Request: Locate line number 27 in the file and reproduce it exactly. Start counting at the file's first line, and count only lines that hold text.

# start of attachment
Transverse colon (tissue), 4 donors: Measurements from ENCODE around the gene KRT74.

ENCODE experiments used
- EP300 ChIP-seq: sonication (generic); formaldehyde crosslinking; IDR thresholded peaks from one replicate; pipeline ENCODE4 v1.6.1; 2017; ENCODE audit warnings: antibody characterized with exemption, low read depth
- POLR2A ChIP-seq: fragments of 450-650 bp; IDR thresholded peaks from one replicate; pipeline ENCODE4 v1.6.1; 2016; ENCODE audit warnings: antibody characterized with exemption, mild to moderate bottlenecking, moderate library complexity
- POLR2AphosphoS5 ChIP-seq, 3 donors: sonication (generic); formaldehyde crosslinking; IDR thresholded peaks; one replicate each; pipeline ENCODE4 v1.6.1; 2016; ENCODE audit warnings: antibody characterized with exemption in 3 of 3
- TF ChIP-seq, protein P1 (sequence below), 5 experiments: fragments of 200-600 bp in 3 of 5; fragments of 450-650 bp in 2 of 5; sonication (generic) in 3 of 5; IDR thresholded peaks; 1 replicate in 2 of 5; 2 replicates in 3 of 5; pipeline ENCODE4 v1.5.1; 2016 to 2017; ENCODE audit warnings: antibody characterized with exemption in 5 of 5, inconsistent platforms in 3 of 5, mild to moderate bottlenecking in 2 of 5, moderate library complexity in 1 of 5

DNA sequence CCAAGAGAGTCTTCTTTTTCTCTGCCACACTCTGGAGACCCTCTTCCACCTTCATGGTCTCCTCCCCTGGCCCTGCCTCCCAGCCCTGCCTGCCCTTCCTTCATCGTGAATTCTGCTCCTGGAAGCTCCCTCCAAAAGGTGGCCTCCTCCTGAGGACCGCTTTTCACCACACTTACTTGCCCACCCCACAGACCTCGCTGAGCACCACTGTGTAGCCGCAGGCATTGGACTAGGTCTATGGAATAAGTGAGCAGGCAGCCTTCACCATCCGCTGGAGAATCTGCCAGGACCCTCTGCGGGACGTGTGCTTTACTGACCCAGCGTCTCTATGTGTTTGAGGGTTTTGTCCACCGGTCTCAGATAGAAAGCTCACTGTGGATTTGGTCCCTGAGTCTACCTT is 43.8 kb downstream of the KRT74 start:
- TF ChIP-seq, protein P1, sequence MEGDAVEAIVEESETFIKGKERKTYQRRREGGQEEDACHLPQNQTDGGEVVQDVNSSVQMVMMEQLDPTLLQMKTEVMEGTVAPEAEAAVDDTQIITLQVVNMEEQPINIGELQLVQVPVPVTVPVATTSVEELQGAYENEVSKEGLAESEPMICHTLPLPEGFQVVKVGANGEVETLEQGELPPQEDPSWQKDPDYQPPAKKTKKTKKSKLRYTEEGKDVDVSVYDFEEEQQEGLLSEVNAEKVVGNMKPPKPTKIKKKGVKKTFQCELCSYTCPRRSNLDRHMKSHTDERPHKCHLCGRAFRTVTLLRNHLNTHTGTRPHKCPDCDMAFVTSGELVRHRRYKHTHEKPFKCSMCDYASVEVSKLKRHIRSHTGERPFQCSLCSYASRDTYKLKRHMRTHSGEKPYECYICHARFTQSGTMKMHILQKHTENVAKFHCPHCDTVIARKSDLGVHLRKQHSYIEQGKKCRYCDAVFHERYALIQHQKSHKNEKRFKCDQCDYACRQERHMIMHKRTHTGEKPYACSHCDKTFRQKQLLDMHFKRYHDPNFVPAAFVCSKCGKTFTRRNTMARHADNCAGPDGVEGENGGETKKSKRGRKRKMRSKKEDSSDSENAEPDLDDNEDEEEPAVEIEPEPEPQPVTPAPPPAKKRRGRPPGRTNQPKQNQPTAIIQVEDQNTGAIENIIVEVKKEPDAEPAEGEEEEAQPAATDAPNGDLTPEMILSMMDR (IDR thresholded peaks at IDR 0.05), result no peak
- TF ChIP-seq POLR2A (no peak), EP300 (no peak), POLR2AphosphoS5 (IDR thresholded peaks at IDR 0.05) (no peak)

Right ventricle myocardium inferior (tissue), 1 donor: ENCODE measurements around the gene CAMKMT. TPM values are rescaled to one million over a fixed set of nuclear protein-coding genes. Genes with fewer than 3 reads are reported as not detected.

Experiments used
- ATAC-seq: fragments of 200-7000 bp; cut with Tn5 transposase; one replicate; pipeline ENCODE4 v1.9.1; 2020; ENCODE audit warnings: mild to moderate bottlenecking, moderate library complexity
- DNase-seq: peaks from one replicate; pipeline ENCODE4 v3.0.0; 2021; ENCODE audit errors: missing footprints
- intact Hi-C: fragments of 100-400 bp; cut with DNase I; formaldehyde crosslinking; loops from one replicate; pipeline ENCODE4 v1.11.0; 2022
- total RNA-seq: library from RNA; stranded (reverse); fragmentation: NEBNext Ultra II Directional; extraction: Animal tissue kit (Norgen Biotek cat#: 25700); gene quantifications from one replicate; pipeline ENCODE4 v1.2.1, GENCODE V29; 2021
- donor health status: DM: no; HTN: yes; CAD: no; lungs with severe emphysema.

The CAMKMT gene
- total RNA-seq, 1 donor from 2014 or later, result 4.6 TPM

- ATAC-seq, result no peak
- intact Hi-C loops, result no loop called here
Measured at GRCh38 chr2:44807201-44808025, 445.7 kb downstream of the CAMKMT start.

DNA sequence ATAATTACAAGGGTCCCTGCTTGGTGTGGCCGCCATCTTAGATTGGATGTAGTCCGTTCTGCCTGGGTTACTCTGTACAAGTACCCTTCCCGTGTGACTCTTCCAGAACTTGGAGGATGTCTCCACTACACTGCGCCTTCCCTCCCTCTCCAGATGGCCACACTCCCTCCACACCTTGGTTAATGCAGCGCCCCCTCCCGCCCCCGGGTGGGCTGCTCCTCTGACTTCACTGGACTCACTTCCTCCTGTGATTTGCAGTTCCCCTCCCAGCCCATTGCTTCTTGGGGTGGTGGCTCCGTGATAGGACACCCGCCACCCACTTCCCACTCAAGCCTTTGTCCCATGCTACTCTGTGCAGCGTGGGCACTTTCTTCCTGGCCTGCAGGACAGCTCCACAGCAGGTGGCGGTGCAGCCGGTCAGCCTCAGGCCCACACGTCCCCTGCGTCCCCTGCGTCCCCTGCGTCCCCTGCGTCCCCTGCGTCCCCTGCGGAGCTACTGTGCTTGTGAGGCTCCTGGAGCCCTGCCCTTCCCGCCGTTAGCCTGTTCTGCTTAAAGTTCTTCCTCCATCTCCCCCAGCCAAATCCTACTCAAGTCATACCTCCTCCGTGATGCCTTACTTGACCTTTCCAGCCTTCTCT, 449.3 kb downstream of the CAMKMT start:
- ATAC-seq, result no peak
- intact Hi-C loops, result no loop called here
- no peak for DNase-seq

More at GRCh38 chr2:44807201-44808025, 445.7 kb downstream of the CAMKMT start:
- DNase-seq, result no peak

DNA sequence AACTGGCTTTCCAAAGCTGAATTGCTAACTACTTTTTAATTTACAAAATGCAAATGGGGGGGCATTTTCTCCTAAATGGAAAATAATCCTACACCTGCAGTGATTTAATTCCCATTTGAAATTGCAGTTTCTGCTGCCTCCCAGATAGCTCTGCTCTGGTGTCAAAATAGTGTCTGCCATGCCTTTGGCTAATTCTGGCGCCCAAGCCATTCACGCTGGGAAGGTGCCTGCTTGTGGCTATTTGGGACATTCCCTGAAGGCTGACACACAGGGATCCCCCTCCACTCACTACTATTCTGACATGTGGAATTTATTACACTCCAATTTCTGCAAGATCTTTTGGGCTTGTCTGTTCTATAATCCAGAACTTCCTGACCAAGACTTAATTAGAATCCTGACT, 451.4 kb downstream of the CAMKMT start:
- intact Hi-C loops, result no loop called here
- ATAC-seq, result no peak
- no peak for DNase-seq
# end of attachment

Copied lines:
- DNase-seq, result no peak